Dominica PM defends decision to include former opposition legislator in Cabinet

ROSEAU, Dominica, Apr 13, CMC – Prime Minister Roosevelt Skerrit Friday defended his decision to include former opposition legislator, Joseph Isaac, into his new look cabinet, insisting that his hurricane battered island “required all skills and talents” going forward.

Speaking soon after Isaac, was sworn in by President Charles Savarin as the new Minister for the Environment, Climate Resilience, Disaster Management and Urban Renewal, Skerrit said his decision should not be viewed as a political move to strengthen his ruling Dominica Labour Party (DLP).

“We have 15 seats in Parliament so this is not about mathematical configurations. This is about working with people who are prepared to work (and) be of service to Dominica.

“There is too much negativism in the country and we have to close the gap on this and I think today is an opportunity for us to close the gap and I am hoping and praying that we can continue to close the gap,” he added.

Baptiste taking oath
Joseph Isaac taking oath of office before
President Charles Savarin

Isaac, who resigned from the main opposition United Workers Party (UWP), a few days ago was appointed a minister in the Skerrit administration even as he told his constituents in Roseau Central and the country in general that he would be an “independent” legislator in the Dominica Parliament..

Isaac thanked Prime Minister Skerrit for the “trust and confidence” in him, acknowledging that his new portfolio would be challenging.

“I would also like to tell the world that even in the political arena you may have opponents but even when you are a person’s opponent and you admire that person, you have to show the respect. I admire the Prime Minister,” he said, saying he was offering his talents and skills “for the love of country.

“At the time when I said that, I remember a lot of people said that I didn’t consult but that in and of itself is a consultation by saying that we should all of us work together and offer our services to rebuild our country after a major, devastating hurricane.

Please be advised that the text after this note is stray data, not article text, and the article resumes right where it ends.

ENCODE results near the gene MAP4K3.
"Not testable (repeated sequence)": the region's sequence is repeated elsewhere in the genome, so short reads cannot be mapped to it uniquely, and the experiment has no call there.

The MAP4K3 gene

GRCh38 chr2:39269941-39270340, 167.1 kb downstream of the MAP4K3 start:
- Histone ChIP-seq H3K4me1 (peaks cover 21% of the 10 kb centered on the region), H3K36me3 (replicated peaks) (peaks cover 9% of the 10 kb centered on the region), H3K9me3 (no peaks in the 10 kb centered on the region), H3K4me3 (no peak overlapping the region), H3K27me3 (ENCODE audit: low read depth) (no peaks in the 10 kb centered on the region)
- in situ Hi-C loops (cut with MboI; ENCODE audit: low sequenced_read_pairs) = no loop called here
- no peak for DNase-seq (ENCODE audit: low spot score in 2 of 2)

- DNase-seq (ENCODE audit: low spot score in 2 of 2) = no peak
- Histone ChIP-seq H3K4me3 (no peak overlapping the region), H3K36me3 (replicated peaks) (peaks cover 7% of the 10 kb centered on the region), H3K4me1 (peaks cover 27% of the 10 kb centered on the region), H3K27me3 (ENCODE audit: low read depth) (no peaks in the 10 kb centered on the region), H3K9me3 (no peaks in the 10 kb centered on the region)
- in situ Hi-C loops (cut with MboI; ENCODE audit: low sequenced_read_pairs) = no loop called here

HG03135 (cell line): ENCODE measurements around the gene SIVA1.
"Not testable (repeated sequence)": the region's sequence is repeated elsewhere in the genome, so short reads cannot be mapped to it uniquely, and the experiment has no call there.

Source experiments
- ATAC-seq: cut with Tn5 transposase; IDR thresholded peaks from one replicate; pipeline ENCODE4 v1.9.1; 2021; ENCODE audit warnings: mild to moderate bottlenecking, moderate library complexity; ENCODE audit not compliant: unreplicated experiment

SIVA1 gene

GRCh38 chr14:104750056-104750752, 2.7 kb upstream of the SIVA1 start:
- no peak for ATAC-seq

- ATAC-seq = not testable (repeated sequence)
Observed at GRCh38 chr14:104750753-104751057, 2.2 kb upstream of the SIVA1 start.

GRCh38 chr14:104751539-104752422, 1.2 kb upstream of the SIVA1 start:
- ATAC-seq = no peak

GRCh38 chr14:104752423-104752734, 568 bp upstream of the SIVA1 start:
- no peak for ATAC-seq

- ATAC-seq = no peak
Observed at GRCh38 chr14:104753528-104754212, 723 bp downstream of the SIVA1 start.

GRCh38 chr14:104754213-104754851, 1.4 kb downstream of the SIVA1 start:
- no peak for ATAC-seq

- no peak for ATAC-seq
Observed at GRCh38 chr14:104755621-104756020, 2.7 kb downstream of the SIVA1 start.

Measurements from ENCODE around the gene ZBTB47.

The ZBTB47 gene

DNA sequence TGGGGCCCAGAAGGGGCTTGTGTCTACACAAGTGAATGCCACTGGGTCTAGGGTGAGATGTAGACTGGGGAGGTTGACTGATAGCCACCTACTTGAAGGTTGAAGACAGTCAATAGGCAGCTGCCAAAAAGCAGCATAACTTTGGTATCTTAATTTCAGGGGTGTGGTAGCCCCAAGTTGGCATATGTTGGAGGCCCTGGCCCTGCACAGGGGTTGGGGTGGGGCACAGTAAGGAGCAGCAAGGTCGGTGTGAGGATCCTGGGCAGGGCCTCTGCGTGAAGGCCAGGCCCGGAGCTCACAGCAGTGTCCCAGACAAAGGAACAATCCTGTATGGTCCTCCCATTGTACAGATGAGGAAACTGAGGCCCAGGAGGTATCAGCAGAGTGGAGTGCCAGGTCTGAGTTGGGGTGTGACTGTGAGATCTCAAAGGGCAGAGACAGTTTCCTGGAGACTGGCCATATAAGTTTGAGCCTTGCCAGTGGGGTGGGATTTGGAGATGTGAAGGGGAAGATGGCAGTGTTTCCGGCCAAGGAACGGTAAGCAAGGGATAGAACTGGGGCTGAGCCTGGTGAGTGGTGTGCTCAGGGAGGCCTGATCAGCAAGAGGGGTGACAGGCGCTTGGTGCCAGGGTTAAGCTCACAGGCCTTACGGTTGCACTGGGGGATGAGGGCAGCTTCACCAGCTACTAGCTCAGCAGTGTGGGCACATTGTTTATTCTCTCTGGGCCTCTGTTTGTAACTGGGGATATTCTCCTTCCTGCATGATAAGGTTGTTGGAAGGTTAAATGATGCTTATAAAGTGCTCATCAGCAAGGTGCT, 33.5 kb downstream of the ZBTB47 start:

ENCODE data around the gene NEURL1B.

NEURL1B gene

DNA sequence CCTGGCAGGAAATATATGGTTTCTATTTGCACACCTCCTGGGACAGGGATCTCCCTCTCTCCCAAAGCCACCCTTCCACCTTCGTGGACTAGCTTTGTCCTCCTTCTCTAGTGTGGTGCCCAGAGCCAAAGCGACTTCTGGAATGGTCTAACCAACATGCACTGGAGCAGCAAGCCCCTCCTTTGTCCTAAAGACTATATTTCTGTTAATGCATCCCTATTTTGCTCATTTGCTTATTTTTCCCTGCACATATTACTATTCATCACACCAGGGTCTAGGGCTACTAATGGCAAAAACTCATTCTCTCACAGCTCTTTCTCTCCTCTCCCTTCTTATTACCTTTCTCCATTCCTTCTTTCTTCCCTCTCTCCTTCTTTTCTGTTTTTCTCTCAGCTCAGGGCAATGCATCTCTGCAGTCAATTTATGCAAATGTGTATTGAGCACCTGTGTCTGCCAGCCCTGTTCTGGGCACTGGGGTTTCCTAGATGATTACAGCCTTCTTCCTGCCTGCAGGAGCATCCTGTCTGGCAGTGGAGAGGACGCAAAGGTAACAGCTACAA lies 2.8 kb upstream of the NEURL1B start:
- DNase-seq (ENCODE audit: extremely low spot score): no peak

“No one had problems with that statement in Parliament. No one had problems with that statement in the media, no one had a problem with it when I spoke about it in the bars …but after I made a decision, after consultation, after a long time, some people have a problem with it.”

Earlier, this week, the Roseau Central Constituency Association pledged its “unequivocal support and admiration for the leadership of our party” and condemned “the sinking sand approach of Joseph Isaac, the ironical, self-proclaimed, independent representative of the Roseau Central Constituency and wish him well and good riddance”.

At a public meeting here on Thursday night, UWP leader Lennox Linton said the party would push for legislation outlawing the crossing of the floor by parliamentarians.

He told supporters that this would be a major priority of a future UWP administration and it would be done in the interest of voters.

“When we come in government, therefore, one of the first orders of business will be to outlaw floor crossing in the Commonwealth of Dominica,” he said, adding that there are several Caribbean countries where legislation exist making it illegal to cross the floor.

“In Antigua, you cannot cross the floor of the parliament from one party to the next because there is legislation, there are laws protecting the people’s interest,” he said, adding “you cannot come to people saying you are part of a political organization that believes in this, believes in that, stands for this, will do this, will do that and you don’t think the other party is doing a good job and then mid-stream, while people are suffering, while after a disaster there are so many people waiting to have their roofs covered, so many people awaiting the assistance of the government, you can take the vote of the people of Roseau Central and go across.

“It should not happen. It should not be allowed to happen but it has happened.”

Isaac had claimed that his decision to quit the party was as a result of his failure to convince the UWP hierarchy “that there is a wisdom in changing from the traditional opposition approach to politics and to adopt a more nationalistic approach one in which the country comes first.

“I have tried selling the idea to the leader (Lennox Linton) the executive, the general council of the party but to no avail,” he said, adding that he was against the present party centered approach in favour of a more nationalistic approach. The UWP had won six of the 21 seats in the 2014 general election.

Skerrit said that he looking forward to other nationals joining in partaking in the development thrust.

“I am not only talking about people who are directly in politics…professionals out there, people who just on the fences, being negative and being critical, come forward.

“Write to me, come see me, tell me what ideas you have, tell me how you think you can contribute…obviously in terms of remuneration, the treasury has a finite sum of money, so it has to be reasonable and within what the treasury can afford,” he said.

“But we are prepared to embrace people and the country is at a stage where we really need everybody to make a positive contribution to the efforts.”